This is the ninth of 12 “amazing” installments of “12 days that amaze.” I am pushing myself to write 12 posts about things that amaze me leading up to the St. Baldrick’s Foundation fundraiser in Chicago that Karin, Deb and I are participating in. In doing so, I must also be open to the everyday amazing things that happen around me.
84 years ago today, a baby was born. This baby would grow to love music humanity. He would wear many hats, including teacher, minister, songwriter, author, television host, husband, father, grandfather, and children’s television advocate. He would also have a profound impact on my life.
Deb said something in a comment yesterday that stuck with me, and it seemed appropriate for this post:
It’s amazing to me how much joy can be traced to that moment.
I think about this sort of thing all the time, and I can never get my head around the infinite potentialities that are born with every chance encounter or historical event. Think of all the people who have influenced your life in some way. They’re innumerable. Think of all of the things they had to do to get to the place that overlapped your experience in space and time, and likewise, all of the things you had to do–involving all other players in your reality–to be in that space at that moment. It’s mind-boggling.
Those connections, which don’t always include physical meetings, are amazing to me. This isn’t a biography, and I don’t claim to know all of the early events that happened in that particular baby’s life that would eventually earn him the rank of “saint” in my mind. I simply want to show my gratitude for a man who played a role in my development as a child, and perhaps even more significantly as a parent so many years later:
Fred McFeely Rogers.
This is one of my favorite clips from Mister Rogers’ Neighborhood, a show that ran for three decades.
When I became a parent (without cable*), my love for Mister Rogers was rekindled and given a whole new meaning. Every episode I’d watch with my kids would inevitably make me tear up or full-on cry. His compassion, respect, and consideration for children has always blown me away.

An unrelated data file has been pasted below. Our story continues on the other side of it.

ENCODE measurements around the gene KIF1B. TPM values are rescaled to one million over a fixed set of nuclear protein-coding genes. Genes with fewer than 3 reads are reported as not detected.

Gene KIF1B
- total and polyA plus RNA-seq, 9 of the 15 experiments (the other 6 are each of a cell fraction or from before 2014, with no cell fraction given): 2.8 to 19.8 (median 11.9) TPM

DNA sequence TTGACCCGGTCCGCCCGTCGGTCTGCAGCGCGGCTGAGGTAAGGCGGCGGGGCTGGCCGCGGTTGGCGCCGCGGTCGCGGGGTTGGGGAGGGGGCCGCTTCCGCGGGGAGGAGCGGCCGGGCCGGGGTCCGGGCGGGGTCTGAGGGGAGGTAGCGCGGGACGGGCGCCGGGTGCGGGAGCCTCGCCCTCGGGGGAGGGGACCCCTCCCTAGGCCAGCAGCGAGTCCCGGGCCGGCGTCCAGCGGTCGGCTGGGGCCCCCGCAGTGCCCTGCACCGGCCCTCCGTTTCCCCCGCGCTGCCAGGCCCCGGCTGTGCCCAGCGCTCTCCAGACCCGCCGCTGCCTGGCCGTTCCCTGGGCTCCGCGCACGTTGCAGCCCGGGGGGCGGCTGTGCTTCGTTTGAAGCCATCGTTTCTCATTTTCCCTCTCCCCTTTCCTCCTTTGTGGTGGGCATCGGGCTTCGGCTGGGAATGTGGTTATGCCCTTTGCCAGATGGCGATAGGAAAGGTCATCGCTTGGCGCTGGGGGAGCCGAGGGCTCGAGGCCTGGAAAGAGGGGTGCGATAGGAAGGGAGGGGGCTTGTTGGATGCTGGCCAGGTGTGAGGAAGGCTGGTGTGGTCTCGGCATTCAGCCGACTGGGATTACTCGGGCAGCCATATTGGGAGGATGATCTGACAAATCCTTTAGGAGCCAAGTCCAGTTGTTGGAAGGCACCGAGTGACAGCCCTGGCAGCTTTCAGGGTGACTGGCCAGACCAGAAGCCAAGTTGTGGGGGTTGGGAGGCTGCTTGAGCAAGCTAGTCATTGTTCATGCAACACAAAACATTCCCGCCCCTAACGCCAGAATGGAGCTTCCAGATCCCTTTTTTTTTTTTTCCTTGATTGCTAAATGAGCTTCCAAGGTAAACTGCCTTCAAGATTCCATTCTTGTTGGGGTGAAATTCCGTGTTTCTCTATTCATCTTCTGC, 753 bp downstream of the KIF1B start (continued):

I’ve worked with kids with special needs, and I’d like to think that I’ve always treated them with the same kind of personal regard that Mister Rogers did. When it comes to my own kids, that sort of thing becomes more difficult to maintain (to put it mildly). I still have a lot to learn from Mister Rogers. Let’s look at the lyrics to this particular song:
It’s you I like. It’s not the things you wear. It’s not the way you do your hair, but it’s you I like–the way you are right now, the way down deep inside you, not the things that hide you, not your toys (your fancy chair)–they’re just beside you.
But it’s you I like. Every part of you: your skin, your eyes, your feelings, whether old or new. I hope that you’ll remember, even when you’re feeling blue, that it’s you I like. It’s you, yourself. It’s you. It’s you I like.
Profoundly simple, and simply profound. Pure, unconditional acceptance. In retrospect, Mister Rogers is probably one of the reasons I went into the field of music therapy, but that’s difficult to pinpoint. I can’t remember the first time I watched Mister Rogers’ Neighborhood, but as Deb said, “It’s amazing to me how much joy can be traced to that moment.”
Happy birthday, Mister Rogers. I’m glad you were born.
P.P.S. I forgot to mention that Mister Rogers died in 2003 from stomach cancer. Stupid cancer.
*Even when we got cable, I chose to watch Mister Rogers’ Neighborhood.